Behind the Bells: The Yale University Guild of Carillonneurs
I ventured up the narrow winding staircase and chatted with five members of the Yale University Guild of Carillonneurs — Paige Breen ’16, Thomas Gurin ’18, Andy Zhang ’16, Megan Brink ’17 and Jonathan Shao ‘17. With the largest dynamic range of any musical instrument, the carillon can be heard from miles away.
Hard to Tell: Sexual Violence at Yale
The narrative, meanwhile, has left some stories untold. Those stories are of women attempting to live — not just survive — in this small community after acts of sexual violence.
Coming to the Cabaret for the First Time
Sitting in the theater during last night’s performance of “Cabaret,” which runs this weekend and next, I heard a boy behind me declare proudly to his friends that he was a “Cabaret virgin.” I felt an instant connection with him because I was one too. Well, you know what people say about the first time — it can be painful, enlightening or even, for the lucky few, enjoyable. But rarely can people say they experience it all. “Cabaret” provided just that.
Although her love for art may stem from an abusive, self-centered mother, Orlandersmith’s love also delivers her to the moment in this play for a chance at reconciliation. In “Forever,” we too must come to grips with this tragic truth: that a rooted history and identity can never be forgotten or erased, that they live on, as indelible as the scar of a C-section.
Dos and Don’ts of Getting Noticed on College Gameday
But the one thing we do have is a centuries-old rivalry which surely won’t disappoint national audiences when we’re featured on ESPN’s College GameDay. So, here is your chance and maybe your only chance to get on the big screen. Here is WEEKEND’s guide to what will and what won’t get you noticed this GameDay.
The Sound of Silence
The Peabody museum marked the 100-year anniversary of the passenger pigeon’s extinction with an exhibit, which at once honored their memory and provided a sobering reminder of the power of human destruction. From September 1 to October 12, museum visitors had the opportunity of viewing three pigeon specimens, along with an egg and a pigeon nest — a rare opportunity, since the exposure to light can bleach the plumage of the birds. However, the exhibit curator Kristoff Zynkowski said it was worth the risk to put the specimens on display, so as to teach the public about an pivotal moment in environmental history.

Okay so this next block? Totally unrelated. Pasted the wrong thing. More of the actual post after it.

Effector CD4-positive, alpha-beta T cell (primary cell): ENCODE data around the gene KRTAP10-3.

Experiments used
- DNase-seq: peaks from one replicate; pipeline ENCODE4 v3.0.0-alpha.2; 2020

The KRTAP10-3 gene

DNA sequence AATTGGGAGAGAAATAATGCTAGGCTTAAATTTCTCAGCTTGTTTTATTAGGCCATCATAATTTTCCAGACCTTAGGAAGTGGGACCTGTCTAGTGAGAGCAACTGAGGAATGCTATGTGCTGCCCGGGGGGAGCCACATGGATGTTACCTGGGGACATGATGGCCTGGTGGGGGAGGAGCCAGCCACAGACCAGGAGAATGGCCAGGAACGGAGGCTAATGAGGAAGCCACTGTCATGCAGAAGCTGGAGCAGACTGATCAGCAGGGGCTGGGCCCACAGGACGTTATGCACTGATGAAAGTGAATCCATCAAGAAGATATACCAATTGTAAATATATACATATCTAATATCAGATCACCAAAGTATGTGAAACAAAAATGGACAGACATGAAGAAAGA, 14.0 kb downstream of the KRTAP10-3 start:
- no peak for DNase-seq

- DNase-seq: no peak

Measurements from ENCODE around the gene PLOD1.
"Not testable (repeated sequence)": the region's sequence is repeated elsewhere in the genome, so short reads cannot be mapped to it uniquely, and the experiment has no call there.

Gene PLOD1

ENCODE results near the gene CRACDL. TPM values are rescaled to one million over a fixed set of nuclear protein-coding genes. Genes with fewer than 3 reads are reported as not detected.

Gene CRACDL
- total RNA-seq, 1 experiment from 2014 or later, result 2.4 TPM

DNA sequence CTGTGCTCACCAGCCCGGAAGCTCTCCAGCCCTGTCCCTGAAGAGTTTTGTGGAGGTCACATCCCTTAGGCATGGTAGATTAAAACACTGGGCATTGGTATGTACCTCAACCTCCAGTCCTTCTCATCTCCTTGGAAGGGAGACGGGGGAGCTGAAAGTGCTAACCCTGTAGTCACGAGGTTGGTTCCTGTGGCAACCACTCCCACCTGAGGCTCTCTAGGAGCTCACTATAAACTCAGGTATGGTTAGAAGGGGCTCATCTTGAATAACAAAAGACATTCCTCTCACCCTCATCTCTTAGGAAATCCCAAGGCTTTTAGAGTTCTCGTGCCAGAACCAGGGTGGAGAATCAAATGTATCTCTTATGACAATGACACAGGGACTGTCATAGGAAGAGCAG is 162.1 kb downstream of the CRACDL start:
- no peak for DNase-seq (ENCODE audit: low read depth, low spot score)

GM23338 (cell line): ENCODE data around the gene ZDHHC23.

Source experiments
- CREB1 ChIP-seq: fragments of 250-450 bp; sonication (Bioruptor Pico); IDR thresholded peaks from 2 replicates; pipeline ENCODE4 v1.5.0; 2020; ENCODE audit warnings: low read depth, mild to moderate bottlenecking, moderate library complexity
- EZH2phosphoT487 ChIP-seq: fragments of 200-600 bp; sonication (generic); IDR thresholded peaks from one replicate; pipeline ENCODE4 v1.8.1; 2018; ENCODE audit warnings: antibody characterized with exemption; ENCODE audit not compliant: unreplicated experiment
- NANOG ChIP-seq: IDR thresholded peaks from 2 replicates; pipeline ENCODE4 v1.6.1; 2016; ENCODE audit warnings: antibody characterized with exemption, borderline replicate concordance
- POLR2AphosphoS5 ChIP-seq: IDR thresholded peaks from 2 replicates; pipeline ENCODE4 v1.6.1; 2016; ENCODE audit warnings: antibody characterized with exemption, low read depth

Lux et Cannabis: The High Life at Yale
Bongs and joints are passed around a circle. The marijuana conversations are hidden, confined to small rooms while others pre-game for Woads, walking through the streets tipsy, unabashed.
Somewhere Between Jesus and Shakespeare
“We are more popular than Jesus,” John Lennon infamously uttered about the Beatles. Perhaps his claim wasn’t too far off. There is little doubt that the Bible is the world’s best-selling and most widely distributed book of all time. Similarly, the Beatles top the charts as the highest-selling band with estimated sales of over two billion. In the 1960’s, Beatlemania gripped the youth of the world. Teen girls across nations were screaming, fainting and believing that these four British rock stars could walk on water.
When the Soul Lies Down in the Grass
When I was about 15 years old, I concluded one of our long-winded mandatory birthday calls with an effervescent “I love you Grandma”. Her rushed response: “Okay, bye-bye now”.
Commingling: Exploring the Dream Deferred
Langston Hughes once wrote “What happens to a dream deferred? Does it dry up like a raisin in the sun? Or fester like a sore — And then run? Does it stink like rotten meat? Or crust and sugar over — like a syrupy sweet? Maybe it just sags like a heavy load. Or does »
The Sincere, Artificial Apology
After Wednesday night’s performance of “The Consultant,” a new play written by Heidi Schreck, at the Long Wharf Theater, I rethought the motivation behind my countless “I’m sorry”s. Deep underneath every fallen ice cream cone or crestfallen friend, I have felt a small piece of blame. Put more eloquently a by the young consultant, Amelia (Clare Barron), “We are all responsible in some way for everyone else’s suffering.”